• You should absolutely NOT us multiple instances on a single box to manage large numbers of databases. The various 'overheads' of multiple instances should be avoided (actually it should be avoided in almost every situation IMHO).

    Glad I could be of assistance.

    Best,
    Kevin G. Boles
    SQL Server Consultant
    SQL MVP 2007-2012
    TheSQLGuru on googles mail service

  • what does single box here mean ? thx.

  • "Single box" = 1 physical server (or virtual server if you are using those - although that is definitely NOT a best practice for high-performance).

    Best,
    Kevin G. Boles
    SQL Server Consultant
    SQL MVP 2007-2012
    TheSQLGuru on googles mail service

  • Thanks, your suggestion to not use under any circumstance SQL instances make me start reconsidering the entire SQL architecture that I had in mind.

    I was kind of assuming that using instances is kind of more then desirable, the reason been the limitation one instance has in the size of the procedure cache - more instances result in total more RAM used for procedure cache.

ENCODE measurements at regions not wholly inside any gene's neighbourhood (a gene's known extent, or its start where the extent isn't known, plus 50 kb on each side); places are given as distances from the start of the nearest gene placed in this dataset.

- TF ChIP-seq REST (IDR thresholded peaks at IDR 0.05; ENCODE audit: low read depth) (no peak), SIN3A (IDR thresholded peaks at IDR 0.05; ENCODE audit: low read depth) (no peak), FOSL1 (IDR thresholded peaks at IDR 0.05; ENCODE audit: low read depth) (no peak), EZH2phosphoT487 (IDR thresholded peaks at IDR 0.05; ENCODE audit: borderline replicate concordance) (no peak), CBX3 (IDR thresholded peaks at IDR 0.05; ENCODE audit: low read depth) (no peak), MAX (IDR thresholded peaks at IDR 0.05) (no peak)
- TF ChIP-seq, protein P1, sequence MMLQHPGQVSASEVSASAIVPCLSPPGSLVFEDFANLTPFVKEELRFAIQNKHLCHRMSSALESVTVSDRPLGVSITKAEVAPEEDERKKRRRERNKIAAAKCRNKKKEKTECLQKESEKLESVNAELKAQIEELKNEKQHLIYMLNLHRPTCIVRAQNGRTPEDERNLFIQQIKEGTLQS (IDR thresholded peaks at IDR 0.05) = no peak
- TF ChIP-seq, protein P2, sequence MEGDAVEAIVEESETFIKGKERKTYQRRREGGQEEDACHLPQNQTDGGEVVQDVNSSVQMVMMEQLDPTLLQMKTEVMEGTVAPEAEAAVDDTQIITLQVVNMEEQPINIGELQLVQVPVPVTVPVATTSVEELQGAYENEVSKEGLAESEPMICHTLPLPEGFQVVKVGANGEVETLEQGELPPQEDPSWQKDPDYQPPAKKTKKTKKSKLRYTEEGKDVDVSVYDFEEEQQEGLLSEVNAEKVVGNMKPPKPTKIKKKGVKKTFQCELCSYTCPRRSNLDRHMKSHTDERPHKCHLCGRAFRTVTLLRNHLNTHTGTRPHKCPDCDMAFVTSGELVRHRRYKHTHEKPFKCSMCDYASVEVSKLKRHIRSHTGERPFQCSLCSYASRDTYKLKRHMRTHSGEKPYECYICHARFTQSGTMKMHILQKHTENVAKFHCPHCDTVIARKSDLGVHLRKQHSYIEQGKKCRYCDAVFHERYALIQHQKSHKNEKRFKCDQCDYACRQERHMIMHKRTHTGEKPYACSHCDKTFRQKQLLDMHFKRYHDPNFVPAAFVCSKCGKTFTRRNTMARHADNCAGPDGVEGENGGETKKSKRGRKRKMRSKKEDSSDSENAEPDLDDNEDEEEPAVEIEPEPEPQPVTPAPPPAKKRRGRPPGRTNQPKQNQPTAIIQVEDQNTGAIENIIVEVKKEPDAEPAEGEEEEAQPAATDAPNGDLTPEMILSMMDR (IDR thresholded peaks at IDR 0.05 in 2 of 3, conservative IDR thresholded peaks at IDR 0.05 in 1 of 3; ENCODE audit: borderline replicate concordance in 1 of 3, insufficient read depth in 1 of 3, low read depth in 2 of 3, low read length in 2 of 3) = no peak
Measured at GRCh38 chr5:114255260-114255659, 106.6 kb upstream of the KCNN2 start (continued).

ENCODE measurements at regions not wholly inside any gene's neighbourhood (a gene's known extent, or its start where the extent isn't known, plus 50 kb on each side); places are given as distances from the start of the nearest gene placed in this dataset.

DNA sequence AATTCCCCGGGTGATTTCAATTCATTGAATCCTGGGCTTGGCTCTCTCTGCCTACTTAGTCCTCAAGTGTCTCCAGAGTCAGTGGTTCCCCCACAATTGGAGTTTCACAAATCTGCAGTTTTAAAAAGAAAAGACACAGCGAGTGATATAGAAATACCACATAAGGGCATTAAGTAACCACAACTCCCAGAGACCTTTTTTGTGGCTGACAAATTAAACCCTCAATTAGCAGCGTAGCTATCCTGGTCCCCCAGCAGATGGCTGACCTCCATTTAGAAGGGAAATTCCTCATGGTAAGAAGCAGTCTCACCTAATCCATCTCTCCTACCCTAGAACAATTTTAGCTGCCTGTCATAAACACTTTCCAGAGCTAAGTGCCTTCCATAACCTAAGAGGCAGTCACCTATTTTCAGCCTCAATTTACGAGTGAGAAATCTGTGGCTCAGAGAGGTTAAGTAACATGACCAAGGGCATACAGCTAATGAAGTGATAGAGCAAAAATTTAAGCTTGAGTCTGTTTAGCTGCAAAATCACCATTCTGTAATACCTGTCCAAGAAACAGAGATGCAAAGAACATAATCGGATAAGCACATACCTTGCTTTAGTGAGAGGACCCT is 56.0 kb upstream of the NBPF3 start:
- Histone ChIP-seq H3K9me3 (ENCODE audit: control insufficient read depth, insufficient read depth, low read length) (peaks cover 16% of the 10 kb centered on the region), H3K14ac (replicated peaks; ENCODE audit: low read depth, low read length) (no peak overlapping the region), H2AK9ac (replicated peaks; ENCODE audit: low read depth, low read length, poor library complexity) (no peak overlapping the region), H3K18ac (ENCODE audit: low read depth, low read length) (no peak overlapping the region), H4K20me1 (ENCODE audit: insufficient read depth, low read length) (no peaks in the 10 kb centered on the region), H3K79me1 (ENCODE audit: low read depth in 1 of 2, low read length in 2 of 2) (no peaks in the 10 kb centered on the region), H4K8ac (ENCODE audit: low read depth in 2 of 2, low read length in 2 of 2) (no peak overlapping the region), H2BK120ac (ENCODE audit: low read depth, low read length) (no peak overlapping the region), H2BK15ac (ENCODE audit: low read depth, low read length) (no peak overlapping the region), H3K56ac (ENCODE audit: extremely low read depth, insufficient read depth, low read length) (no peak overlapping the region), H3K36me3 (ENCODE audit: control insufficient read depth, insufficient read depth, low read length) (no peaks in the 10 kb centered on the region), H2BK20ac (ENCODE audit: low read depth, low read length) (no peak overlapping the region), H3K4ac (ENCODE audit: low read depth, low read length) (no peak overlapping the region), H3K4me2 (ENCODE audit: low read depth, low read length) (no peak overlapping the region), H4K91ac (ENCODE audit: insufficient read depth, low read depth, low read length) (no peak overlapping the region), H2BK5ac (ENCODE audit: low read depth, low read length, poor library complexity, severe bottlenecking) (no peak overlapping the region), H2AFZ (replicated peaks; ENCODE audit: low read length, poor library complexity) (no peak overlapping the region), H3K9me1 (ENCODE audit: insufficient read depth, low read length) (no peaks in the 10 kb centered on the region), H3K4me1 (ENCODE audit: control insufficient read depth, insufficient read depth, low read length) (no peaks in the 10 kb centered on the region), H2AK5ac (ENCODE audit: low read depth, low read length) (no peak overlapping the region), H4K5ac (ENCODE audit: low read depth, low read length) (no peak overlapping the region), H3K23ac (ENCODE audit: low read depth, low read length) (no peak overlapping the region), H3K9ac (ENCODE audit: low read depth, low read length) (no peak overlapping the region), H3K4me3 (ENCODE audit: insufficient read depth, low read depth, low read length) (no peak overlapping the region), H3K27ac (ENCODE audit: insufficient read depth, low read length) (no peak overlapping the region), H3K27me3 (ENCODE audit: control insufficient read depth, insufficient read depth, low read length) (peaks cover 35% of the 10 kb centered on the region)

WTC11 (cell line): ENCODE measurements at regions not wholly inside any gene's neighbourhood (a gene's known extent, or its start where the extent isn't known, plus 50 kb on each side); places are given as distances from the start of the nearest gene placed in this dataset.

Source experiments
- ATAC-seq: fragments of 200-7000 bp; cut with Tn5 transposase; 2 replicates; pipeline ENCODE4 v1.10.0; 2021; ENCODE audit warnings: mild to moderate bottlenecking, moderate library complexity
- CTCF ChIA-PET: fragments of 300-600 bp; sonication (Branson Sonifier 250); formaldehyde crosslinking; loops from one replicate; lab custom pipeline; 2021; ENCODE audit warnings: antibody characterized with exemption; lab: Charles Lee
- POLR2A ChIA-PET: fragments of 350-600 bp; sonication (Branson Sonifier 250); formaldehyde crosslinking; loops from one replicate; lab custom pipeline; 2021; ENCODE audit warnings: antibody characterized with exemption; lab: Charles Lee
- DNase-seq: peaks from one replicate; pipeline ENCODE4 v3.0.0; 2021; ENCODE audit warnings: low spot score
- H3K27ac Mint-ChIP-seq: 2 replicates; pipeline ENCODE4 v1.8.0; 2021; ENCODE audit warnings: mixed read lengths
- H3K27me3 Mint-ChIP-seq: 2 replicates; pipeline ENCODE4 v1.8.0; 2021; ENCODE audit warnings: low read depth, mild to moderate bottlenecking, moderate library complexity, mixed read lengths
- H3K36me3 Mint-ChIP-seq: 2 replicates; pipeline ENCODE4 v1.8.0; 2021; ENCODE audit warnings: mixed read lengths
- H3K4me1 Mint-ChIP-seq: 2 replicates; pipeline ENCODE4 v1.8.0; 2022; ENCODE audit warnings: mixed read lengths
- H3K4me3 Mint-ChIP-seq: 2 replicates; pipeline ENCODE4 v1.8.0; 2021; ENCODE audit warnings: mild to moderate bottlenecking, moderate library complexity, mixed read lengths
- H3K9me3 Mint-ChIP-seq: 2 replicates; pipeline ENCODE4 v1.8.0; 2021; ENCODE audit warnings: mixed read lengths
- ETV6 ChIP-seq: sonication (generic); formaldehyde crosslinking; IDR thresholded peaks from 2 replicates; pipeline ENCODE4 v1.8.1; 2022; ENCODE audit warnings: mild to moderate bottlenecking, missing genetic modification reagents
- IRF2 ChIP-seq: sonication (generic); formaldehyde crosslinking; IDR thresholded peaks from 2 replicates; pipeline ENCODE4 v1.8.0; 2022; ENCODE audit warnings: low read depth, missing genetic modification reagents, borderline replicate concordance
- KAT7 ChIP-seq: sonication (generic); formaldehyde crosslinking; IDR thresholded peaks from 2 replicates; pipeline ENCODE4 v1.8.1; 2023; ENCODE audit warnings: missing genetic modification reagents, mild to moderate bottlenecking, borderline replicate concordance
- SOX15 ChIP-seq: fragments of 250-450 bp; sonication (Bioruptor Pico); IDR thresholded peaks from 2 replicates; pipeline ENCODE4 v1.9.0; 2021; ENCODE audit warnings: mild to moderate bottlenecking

I was using as a blue print "Microsoft SQL Server 2000 Scalability Projectβ€”Server Consolidation"

    http://technet.microsoft.com/en-us/library/aa902665(SQL.80).aspx

    What do you think might be the reason that using multiple instances might cause issues in the many databases scenario?

  • 20,000 SP ?????.... that is BAD!!! I believe whoever created such thing did a lousy job.

    By the way after database 99 many stats are not gathered by SQL Server.


    * Noel

  • noeld (1/14/2008)


    20,000 SP ?????.... that is BAD!!! I believe whoever created such thing did a lousy job.

    By the way after database 99 many stats are not gathered by SQL Server.

    Microsoft did the 20K+ sprocs. As does several ERP vendors IIRC. Not necessarily bad. πŸ™‚

    Do you have a reference about the >99 database stats statement you made?